Breaking Bad Season 5

Is Walt a Tony Montana or a Patsy?
Talking television.
July 29 2012 11:00 PM

Breaking Bad Season 5

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Can Walt really be this clueless?

Walter White (Bryan Cranston).
Walter White (Bryan Cranston).

Photo by Ursula Coyote/AMC.

I don’t want to be Mr. Plot Hole Whiner about Season 5, but what happened to Mike being a person of interest in a major investigation here? The city of Albuquerque had only 34 murders in 2011. The deaths of Gus, Hector, and Tyrus should be a really big deal, to say nothing of the drug smuggling. The DEA knows that Mike is dirty, but they don’t have evidence on him. Wouldn’t someone be following him around as he’s busy laying the groundwork for all these payoffs and the resuscitation of the drug organization? Shouldn’t Mike and Walt at least be suspicious that Mike’s under surveillance?

The contrast between the extreme sloppiness of the handling of this point and the precise attention to detail that went into developing the new roving lab scheme was striking. But that material I absolutely loved. In particular, the cook montage was lovely and a much-needed break besides. The show’s been wallowing of late in Walt’s depravity; that montage gave us a crucial window into his point of view. There’s a beauty to the unfolding of the chemical reactions, and an artistry to developing the best cook in the business. Walt isn’t just a killer, he’s a craftsman of real talent. The vagaries of life left him without an outlet for that talent until he discovered the exciting world of illegal methamphetamine manufacture, and now that he’s found it he loves it. He doesn’t intend to give it up.

But of course Walt knew he was a talented chemist long before meth. What’s new is his creepy skill at manipulating people—Marie this time around.

Here, though, he’s much clumsier. After explaining that part of his job is to “handle” Mike, he sets about doing a terrible job of it. On something like the question of paying off Mike’s guys, if you’re going to fold, fold early. Show that you’re reasonable and magnanimous. Instead, Walt went all the way to the edge—fully confirming Mike’s sense that Walt’s despicable—and then paid up anyway. Mike’s a longtime criminal and a practical man who had no problem playing second banana to Gus. On paper, he and Walt could be effective partners. But Walt’s not even trying to make it work. And under stress, he all too quickly fell out of the surrogate dad role he’d been playing with Jesse. Even a crook’s gotta have some friends. Right?         

Meanwhile, moral qualms aside, I can’t help but be pleased with Jesse’s progress as a criminal mind. He follows up his magnet insight from the season premiere with the tent idea this week, and it seems he’s mastered the cook process. If he manages to stay alive, he could really amount to something as a criminal. Or he could do the smart thing and take a big bag full of money, get out of town, and enroll in some college chemistry classes.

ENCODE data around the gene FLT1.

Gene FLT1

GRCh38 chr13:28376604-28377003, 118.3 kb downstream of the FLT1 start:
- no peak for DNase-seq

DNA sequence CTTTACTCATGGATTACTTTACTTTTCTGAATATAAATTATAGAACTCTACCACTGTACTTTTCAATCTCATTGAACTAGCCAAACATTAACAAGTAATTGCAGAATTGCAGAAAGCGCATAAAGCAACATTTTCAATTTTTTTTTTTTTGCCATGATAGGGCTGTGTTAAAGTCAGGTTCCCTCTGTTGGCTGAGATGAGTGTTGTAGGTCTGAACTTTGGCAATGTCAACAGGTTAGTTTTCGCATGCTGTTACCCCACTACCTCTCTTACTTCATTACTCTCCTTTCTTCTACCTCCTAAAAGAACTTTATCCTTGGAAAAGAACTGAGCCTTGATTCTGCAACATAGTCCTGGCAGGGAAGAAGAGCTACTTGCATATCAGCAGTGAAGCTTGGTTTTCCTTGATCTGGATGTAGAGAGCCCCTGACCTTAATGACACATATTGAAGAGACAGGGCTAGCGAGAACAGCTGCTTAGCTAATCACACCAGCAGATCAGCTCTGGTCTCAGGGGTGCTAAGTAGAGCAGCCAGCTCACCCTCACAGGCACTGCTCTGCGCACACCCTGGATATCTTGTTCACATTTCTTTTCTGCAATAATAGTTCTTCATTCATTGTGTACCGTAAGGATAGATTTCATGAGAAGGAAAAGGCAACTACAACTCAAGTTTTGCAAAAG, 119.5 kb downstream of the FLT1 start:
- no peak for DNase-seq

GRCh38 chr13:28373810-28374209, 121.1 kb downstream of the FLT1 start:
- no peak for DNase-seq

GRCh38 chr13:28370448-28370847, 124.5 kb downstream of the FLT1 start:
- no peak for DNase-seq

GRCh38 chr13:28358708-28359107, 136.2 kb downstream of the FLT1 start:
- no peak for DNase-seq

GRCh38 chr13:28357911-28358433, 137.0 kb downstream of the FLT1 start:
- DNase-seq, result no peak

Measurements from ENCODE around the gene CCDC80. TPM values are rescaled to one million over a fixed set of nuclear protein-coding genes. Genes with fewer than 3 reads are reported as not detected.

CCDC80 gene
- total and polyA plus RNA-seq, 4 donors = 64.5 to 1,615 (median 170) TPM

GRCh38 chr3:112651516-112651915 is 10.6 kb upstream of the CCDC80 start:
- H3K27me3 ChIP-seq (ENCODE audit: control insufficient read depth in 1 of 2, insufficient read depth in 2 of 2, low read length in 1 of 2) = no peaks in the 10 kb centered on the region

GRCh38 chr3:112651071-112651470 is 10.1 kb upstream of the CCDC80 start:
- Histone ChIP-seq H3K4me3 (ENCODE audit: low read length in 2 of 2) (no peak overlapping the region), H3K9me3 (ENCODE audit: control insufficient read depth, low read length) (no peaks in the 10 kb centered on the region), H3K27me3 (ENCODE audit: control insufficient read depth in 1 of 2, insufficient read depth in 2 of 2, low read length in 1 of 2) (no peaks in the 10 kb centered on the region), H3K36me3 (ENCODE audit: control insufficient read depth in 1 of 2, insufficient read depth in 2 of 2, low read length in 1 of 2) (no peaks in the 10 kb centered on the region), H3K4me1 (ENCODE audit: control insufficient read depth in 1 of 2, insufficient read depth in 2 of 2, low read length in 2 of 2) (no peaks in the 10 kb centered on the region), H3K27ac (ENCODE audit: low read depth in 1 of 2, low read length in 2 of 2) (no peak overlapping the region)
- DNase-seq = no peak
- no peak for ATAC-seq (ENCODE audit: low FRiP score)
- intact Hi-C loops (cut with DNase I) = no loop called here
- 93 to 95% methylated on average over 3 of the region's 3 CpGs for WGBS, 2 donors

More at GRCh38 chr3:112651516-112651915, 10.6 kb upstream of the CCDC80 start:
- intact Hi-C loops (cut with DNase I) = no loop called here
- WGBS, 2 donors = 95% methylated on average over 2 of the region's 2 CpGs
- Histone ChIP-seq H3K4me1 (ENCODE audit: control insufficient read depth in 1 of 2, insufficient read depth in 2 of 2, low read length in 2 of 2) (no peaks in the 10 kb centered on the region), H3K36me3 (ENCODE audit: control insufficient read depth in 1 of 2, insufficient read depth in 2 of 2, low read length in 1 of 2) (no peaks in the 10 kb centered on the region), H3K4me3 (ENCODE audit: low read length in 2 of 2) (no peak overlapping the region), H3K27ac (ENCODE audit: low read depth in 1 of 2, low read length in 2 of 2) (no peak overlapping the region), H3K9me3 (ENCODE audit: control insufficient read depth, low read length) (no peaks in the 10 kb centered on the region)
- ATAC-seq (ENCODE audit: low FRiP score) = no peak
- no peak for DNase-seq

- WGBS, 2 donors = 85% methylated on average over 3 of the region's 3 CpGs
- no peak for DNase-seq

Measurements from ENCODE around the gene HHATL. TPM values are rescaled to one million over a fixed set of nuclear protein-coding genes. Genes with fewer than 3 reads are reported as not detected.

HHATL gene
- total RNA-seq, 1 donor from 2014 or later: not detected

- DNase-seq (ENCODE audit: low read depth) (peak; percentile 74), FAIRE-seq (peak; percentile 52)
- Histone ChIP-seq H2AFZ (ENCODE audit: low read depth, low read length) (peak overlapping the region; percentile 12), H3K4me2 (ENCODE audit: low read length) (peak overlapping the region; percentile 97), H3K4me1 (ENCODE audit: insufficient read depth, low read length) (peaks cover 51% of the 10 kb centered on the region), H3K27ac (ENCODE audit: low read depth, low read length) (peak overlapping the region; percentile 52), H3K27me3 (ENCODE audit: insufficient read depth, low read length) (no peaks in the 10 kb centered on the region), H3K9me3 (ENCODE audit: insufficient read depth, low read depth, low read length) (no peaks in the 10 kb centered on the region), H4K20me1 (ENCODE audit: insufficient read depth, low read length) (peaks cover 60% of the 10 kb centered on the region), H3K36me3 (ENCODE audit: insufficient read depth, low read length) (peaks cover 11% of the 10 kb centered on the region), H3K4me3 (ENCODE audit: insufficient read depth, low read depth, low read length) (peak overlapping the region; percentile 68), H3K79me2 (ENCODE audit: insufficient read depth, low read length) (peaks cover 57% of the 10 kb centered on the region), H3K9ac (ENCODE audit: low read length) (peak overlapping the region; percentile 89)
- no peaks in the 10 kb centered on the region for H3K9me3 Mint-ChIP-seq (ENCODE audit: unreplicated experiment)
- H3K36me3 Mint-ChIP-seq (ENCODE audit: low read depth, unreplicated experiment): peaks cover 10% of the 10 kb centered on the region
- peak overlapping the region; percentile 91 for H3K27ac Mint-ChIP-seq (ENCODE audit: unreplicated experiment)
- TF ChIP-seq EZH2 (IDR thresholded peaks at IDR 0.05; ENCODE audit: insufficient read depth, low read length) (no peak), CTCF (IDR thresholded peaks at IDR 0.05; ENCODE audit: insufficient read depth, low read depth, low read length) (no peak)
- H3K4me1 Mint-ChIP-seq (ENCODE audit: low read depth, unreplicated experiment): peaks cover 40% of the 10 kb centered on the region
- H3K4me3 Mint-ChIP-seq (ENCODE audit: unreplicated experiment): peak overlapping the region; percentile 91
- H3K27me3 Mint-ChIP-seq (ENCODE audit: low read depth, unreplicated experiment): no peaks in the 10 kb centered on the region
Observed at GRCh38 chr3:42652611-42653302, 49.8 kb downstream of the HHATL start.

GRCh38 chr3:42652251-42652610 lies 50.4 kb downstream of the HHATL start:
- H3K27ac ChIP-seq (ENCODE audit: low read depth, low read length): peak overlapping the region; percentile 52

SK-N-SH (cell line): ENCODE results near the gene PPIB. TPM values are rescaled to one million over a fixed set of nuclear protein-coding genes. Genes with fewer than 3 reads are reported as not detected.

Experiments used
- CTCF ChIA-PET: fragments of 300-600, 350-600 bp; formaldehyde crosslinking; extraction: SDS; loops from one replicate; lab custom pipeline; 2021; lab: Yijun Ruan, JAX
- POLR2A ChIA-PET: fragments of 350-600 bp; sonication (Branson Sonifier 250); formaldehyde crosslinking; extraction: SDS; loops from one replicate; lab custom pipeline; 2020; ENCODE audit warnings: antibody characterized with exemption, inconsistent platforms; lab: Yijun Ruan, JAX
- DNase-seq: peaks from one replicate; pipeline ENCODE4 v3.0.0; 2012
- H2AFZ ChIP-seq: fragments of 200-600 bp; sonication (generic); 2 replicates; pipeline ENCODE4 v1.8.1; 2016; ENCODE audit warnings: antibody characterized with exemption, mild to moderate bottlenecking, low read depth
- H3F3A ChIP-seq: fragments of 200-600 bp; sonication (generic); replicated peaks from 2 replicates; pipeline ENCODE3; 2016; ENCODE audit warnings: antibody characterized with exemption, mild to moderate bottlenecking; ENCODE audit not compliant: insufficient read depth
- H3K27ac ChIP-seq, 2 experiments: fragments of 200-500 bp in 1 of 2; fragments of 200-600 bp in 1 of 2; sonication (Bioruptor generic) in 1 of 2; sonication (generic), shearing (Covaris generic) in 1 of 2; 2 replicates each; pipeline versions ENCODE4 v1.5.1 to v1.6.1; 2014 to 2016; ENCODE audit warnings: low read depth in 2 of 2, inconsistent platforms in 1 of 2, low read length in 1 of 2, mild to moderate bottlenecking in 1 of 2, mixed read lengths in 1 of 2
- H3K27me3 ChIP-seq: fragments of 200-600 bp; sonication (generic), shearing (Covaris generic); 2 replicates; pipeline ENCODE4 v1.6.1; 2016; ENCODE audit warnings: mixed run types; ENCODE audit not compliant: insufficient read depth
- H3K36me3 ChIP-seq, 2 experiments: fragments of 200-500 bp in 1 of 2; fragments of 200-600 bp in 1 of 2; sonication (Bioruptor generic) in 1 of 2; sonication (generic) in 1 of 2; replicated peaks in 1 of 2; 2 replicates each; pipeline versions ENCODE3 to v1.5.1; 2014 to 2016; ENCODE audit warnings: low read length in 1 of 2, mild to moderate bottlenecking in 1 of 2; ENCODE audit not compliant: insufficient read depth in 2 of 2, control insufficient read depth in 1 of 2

If there was some doubt about where we’re heading, we’re then given the Scarface foreshadowing—Walt and Junior, side by side, riveted by the climactic scene in which Tony Montana guns down dozens of adversaries only to finally be shot in the back. Seemed a bit heavy-handed to me, but the expression on Skyler’s face was priceless.

Yet Walt’s hubris is quite different from Montana’s. He’s not, for starters, clouding his judgment by getting high on his own supply. But he has become dangerously complacent. He was obviously in great danger when the relationship with Gus turned sour, but then he was keenly aware of his own peril. A similar awareness helped lead to the inspired magnet plot. But now he seems out to lunch. His wife and his business partner hate his guts. His crooked lawyer wants to get out. And the DEA knows that Mike was Gus’ enforcer and that the blue meth was the output of Gus’ chemist. Once blue meth resurfaces on the streets of Albuquerque and Mike is still at large, how long is it going to take the cops to completely shut him down?

Walt isn’t even pursuing some notional exit strategy. He’s just sitting calmly, enjoying a beer and watching TV in a house full of toxic gas. I’ve always admired the man’s problem-solving abilities, but it’s frustrating to watch him be so oblivious. Am I missing something? Is Walt less clueless than he seems to me?

Keep an open mind,

Matt

Matthew Yglesias is the executive editor of Vox and author of The Rent Is Too Damn High.